How Apps Use Reflection on Android?

This is my newsletter. I write about stuff I work on. Some issues will be very nerdy, some others very abstract. There is no form but substance.

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We will discuss how some unicorns optimize their apps for better performance and why smaller companies can't yet do it.

//What is Reflection?

Reflection is the dynamic part of Java. It is said to be slow and cumbersome and to be avoided as much as possible (here, here and here for instance). Naturally, it is a extremely useful part of Java and in some cases impossible to do otherwise. In essence, it allows you to add some instructions at runtime.

//Reflection in Android Apps

To get a feel for the problem, I selected a few apps and sorted them by valuation in three groups: over 20B$, under 1B$ and in between.

For each, I counted the number of reflection calls and the total number of function calls. I then extracted the minimal lost time in seconds (see below).

A few remarks:

  • I used a small sample of apps. This is one limit of this analysis.

  • The "large cap" reflection usage is low (average of 0.6% of reflection of all function calls).

  • The "mid cap" (<1B$) usage is high (average of 8%).

  • The "small cap usage is low (average of 2%).

These large cap companies have made an effort to reduce the number of reflection calls per line of code. Why this focus on reflection? What benefits does it bring them?

//Reflection Overhead on Android

A common cliché among Android developers is that reflection slows down an app. Does it really? Let's quantify the reflection performance cost on Android using a real world app. I tested WeMoms, a French app connecting mothers with a few millions downloads using Android Studio Profiler running the app on an emulator running the latest Android version (API 28).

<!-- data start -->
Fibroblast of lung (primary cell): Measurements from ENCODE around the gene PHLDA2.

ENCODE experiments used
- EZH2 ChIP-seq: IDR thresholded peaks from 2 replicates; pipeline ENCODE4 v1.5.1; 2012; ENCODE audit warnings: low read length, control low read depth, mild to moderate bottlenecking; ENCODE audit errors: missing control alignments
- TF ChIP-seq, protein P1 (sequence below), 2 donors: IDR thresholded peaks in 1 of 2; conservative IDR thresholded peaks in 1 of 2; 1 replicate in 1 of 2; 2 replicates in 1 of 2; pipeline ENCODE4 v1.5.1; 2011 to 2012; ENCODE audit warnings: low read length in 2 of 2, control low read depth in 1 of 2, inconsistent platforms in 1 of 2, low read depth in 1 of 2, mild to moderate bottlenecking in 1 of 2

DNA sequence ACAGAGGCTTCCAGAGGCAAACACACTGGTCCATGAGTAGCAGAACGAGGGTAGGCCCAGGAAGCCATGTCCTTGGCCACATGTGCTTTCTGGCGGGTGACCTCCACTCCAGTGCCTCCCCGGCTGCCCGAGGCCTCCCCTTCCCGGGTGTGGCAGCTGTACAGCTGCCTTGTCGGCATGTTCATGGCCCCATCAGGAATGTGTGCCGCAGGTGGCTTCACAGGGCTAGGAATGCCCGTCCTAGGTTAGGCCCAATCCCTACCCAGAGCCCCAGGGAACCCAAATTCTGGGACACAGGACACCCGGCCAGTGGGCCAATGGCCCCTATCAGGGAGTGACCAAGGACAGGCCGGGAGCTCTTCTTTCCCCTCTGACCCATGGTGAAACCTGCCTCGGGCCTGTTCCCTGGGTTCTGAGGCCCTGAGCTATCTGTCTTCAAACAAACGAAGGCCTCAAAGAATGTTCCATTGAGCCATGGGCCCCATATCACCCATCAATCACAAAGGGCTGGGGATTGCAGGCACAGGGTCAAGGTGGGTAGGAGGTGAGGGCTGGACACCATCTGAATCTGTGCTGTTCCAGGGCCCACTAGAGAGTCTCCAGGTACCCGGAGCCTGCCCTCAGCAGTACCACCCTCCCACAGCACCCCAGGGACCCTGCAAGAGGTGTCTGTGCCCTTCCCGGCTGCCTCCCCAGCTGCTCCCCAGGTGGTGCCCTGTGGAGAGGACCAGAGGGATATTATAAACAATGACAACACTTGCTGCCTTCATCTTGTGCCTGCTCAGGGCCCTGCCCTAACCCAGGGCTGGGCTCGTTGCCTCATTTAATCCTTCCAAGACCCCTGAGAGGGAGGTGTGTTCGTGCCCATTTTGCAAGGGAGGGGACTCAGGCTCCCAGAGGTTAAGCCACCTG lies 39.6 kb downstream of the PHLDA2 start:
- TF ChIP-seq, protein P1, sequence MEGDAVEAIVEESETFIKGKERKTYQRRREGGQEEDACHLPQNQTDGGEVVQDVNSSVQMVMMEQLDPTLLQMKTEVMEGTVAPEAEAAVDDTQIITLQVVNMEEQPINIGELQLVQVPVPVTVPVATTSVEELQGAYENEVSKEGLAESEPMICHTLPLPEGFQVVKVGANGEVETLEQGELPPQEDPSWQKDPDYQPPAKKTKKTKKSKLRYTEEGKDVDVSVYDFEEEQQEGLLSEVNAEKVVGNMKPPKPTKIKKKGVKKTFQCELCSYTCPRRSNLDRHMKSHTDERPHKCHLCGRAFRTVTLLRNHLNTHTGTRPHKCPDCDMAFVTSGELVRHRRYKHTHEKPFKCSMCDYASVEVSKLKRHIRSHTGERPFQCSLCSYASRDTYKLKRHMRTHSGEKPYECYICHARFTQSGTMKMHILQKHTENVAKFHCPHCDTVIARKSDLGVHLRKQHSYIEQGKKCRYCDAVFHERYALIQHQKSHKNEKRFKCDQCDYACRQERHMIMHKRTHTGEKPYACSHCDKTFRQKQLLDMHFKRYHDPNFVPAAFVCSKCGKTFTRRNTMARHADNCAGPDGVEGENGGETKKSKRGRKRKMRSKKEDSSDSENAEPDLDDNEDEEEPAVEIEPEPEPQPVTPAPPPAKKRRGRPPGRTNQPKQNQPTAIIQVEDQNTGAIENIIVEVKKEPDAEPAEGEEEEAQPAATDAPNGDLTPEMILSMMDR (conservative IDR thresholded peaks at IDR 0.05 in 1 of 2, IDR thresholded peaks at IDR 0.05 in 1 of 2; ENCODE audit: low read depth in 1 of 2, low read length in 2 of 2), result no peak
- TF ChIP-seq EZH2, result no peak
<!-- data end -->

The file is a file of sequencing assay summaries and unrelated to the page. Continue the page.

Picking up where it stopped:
The screenshot below shows the reflection call getMethods executing in 10 ms.

Now we find another reflection calls: a newInstance. The two screenshots shows it takes 70 µs more than a direct calls.

These results looked so bad that I used another app and tested it using another profiler and I obtained similar results!

Also I looked at the Android source code to understand better and the reference resolution code explains why it is slow: Android iterates through the class hierarchy recursively. This scale roughly linearly with the number of classes in your app.

Eventually I built also another experiment using a JVM and a simple test program to confirm these results. The results were similar but the performance difference was in µs. I don't know if it's because the JVM performs better or because the test program is so simple that the performance overhead is small. If you have insight here, please reach out.

The take aways are:

  • Some reflection calls are horribly slow. They are the ones where you introspect and get a reference to some of your class. In a small app on Android, they need 5-20 ms per call (with profiler active).

  • Also calling a method using reflection instead of direct has a significant overhead. 70 µs more on a real Android app and probably more depending on the actual reflection call.


If all the code is run, the potential speedup in seconds is summarized in the table below. Also I added the speedup percentage in the worst case (i.e. all the reflection code is run on the main thread) assuming an average session (6 minutes)

Coinbase would be a whole 2 minutes faster and apps would be on average 12% faster. The "large cap" apps benefit a lot less (up to 32 s). They are already heavily optimized. Most small caps don't use reflection enough for the speedup to be significant.


Currently only large caps companies are able to deal with reflection overhead. They all took actions to reduce it.. All companies would benefit from a better reflection system on Android. It would also help the Android ecosystem and the consumers because this would lever the playing field.

On a technical note, I wonder now what is the overhead of the JVM features invoke-dynamic and why these "small cap" companies are not using reflection as much.

As a final note, I really want to highlight that my sample size is really small and I should run the same experiment on all of the Play Store.

I am looking forward to your thoughts about all this.

//Further Readings